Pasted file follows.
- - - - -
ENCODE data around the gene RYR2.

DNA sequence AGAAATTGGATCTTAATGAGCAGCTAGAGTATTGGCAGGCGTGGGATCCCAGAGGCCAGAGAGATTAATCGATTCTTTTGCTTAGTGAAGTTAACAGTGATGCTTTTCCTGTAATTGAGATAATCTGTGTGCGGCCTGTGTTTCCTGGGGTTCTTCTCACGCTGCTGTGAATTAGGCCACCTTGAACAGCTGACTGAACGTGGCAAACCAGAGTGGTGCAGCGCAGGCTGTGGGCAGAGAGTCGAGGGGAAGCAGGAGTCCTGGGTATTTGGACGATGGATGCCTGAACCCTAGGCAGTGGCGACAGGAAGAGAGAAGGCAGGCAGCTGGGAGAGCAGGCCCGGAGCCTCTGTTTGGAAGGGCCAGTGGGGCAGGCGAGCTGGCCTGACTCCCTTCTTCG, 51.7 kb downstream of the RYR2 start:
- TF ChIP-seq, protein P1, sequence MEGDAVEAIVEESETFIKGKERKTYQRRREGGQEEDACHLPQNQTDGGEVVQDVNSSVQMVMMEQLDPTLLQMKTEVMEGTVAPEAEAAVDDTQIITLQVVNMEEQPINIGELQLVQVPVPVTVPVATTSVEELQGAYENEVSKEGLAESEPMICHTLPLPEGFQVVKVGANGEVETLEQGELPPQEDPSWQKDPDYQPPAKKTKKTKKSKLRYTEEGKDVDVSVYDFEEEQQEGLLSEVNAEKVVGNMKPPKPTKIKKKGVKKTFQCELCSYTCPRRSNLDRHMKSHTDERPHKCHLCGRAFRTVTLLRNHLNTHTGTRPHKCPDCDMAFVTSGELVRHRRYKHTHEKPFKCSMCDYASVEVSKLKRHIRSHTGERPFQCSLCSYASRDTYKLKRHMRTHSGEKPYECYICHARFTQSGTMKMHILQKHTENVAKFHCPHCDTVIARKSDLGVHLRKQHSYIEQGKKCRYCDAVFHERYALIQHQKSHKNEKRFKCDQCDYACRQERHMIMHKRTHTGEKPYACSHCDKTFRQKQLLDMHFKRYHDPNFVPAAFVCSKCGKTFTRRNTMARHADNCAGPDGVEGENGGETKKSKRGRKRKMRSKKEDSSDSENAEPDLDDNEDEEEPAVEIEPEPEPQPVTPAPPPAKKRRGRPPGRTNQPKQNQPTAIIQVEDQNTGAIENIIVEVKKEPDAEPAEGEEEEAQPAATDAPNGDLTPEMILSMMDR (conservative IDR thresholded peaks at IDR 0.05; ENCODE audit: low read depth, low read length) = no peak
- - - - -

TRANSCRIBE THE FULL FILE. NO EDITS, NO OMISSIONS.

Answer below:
ENCODE data around the gene RYR2.

DNA sequence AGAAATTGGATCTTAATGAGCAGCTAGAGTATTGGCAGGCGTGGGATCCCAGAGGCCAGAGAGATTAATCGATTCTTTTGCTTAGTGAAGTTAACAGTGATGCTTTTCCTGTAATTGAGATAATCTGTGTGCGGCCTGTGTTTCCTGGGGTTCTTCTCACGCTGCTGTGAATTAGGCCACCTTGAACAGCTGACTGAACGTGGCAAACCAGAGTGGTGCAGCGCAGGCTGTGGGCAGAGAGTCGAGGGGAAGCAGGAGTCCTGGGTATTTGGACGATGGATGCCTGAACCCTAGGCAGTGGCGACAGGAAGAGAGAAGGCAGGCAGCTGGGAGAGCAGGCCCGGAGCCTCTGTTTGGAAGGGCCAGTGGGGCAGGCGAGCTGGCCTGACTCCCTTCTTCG, 51.7 kb downstream of the RYR2 start:
- TF ChIP-seq, protein P1, sequence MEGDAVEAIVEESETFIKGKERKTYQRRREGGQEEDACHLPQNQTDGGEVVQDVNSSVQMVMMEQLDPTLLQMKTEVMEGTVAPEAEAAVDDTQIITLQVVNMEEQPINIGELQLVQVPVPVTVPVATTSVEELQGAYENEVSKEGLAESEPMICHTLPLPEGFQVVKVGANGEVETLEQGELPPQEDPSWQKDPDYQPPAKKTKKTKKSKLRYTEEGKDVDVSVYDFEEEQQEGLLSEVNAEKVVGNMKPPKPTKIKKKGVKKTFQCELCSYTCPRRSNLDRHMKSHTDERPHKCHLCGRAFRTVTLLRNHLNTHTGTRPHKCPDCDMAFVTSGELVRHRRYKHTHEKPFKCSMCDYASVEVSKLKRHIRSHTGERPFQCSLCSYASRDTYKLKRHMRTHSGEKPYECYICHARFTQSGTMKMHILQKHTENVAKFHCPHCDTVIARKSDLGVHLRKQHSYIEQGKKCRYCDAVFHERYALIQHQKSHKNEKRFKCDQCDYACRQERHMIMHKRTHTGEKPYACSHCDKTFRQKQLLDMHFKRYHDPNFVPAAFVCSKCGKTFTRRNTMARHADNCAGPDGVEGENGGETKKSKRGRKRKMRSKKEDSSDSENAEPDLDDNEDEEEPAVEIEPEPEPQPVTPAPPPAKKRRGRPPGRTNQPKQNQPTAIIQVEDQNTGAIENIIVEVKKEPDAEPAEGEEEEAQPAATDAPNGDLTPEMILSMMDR (conservative IDR thresholded peaks at IDR 0.05; ENCODE audit: low read depth, low read length) = no peak